Exploring Oconaluftee Indian Village & Visitor Center in Cherokee NC

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The Eastern Band of Cherokee Indians strongly resisted the Indian Removal Act of 1830, even as many other Native American tribes were forced westward and out of their own established lands.

After the signing of the Treaty of New Echota, thousands of the Cherokee people who walked the Trail of Tears to Oklahoma died. The rest resettled in the “Indian Territory” west of the Mississippi River.

Around 1000 Cherokee stayed in an area of Western North Carolina, their original homeland, under the condition of having to give the Cherokee citizenship and assimilate as US citizens.

This Eastern Band remained in a remote area along the Oconaluftee River, near what is now the Blue Ridge mountain town of Cherokee NC. 

They purchased 57,000 acres of land, which is now known as the Qualla Boundary. It’s right next to what eventually became Great Smoky Mountains National Park.  

Today the Qualla Boundary is recognized as a sovereign nation, with its own branches of democratic government. Cherokee schools teach the Cherokee language. (The meaning of oconaluftee is “by the river”.)

Much of the town of Cherokee is centered around telling the story of the Cherokee people, celebrating the culture of the Cherokee, and maintaining a place within their historic homeland for Cherokee people to live.

Read on for our guide to exploring the heart of the area, including the Oconaluftee Indian Village, Oconaluftee Visitor Center, and the best hiking trails in Cherokee NC.

READ MORE: The 25 Best Blue Ridge Parkway Hikes for NC Day Trips

Oconaluftee Indian Village
Cherokee Woman Weaving, photo by Lexie Stevenson via CC BY-ND 2.0.

The Oconaluftee Indian Village

288 Drama Rd, Cherokee NC

Phone: 828-497-2111

Hours: April-Oct, 9:30 am – 4:30 pm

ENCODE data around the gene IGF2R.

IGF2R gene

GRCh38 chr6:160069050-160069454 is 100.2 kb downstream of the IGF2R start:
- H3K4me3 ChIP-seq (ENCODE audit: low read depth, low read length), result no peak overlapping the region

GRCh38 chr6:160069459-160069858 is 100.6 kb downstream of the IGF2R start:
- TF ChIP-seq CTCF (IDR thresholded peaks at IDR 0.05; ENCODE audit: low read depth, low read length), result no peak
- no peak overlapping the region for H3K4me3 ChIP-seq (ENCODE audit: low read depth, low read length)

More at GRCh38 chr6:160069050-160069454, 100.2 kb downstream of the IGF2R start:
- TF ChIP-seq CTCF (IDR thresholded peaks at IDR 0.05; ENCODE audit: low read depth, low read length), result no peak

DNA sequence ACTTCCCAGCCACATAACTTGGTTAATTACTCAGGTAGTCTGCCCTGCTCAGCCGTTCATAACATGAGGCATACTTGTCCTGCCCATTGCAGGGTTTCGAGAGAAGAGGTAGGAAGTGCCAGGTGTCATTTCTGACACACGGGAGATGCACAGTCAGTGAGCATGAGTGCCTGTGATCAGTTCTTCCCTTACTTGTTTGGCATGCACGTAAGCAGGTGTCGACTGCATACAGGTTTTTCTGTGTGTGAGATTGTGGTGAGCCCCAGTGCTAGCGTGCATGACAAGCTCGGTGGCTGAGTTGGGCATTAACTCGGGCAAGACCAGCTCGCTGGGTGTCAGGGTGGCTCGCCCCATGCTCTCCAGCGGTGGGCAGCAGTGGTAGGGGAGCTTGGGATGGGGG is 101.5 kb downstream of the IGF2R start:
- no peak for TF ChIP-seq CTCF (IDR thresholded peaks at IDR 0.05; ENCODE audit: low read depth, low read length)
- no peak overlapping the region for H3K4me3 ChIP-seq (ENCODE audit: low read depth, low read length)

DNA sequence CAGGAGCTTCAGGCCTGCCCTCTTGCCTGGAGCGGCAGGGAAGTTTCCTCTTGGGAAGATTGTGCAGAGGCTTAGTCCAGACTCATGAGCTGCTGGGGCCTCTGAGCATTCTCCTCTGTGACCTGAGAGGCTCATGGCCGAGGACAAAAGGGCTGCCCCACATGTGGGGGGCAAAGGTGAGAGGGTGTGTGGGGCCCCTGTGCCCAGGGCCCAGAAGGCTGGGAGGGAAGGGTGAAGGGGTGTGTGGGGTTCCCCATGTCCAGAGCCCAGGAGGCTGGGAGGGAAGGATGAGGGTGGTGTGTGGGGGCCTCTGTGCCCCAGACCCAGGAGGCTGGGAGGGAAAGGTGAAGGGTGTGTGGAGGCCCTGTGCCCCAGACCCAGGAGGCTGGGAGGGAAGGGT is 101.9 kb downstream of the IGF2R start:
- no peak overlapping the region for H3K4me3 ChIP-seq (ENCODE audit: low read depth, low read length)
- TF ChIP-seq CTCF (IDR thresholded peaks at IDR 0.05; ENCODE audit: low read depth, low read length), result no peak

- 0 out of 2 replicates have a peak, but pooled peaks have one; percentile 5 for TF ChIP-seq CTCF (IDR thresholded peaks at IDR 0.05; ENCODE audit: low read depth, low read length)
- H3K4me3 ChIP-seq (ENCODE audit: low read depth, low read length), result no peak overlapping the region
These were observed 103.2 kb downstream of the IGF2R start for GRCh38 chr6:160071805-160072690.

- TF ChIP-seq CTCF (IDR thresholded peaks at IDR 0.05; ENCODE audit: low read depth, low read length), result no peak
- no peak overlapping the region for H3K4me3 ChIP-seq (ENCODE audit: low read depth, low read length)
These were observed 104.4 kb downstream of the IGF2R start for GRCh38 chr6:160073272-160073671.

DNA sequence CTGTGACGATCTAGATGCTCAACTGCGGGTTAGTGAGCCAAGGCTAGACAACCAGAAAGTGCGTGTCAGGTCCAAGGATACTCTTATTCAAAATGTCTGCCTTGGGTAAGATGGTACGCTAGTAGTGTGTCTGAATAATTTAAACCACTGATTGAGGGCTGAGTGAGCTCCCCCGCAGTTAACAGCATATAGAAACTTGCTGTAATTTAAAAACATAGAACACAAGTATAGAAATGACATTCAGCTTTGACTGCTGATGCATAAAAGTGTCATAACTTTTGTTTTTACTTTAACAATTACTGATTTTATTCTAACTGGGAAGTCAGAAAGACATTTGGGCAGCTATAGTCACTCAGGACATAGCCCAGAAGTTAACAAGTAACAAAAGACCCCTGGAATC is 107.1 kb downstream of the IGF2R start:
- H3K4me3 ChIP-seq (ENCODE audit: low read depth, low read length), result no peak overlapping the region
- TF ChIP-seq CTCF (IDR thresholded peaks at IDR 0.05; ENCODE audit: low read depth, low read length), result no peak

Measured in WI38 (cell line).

Website: Cherokee Historical Association

Operated by the Cherokee Historical Association, the Oconaluftee Indian Village is a living history museum in a replica of a late 18th century Cherokee community.

This was before the Indian Removal Act, the Revolutionary War, and Westward Expansion.

So the attraction paints an engaging portrait of Cherokee life before the people and culture had been forever altered by pioneering colonists and government coercion.

The Oconaluftee Indian Village has traditional Cherokee architecture, including homes, workplaces, and religious sites.

Living history interpreters in the village build canoes, make pottery, carve masks, weave baskets, and do beadwork. In addition to visual arts and crafts, they also perform cultural dances as well as a blowgun demonstration.

Oconaluftee Indian Village entry fees are $25 for adults and $15 for children, but it can also be bundled with other attractions in Cherokee NC.

Those bundled attractions include the outdoor drama “Unto These Hills” and the exceptional Museum of the Cherokee Indian. The town of Cherokee is also home to the Qualla Arts & Crafts Mutual, an excellent co-op of native artisans. 

READ MORE: 30 Fascinating Facts About the Appalachian Mountains for Trivia Buffs

Oconaluftee Visitor Center and River Trail in Cherokee NC
Oconaluftee Visitor Center & River Trail, photo by Bret Love & Mary Gabbett

The Oconaluftee Visitor Center

1194 Newfound Gap Road, Cherokee, NC • Phone: 828-497-1904

Hours: Dec-Feb 9 am–4:30 pm; March & Nov 9 am-5 pm; April-May & Sep-Oct 9 am-6 pm; June-Aug 9 am-7 pm

Website: Official Website

Great Smoky Mountains National Park is located less than five miles from the town of Cherokee and the Qualla Boundary.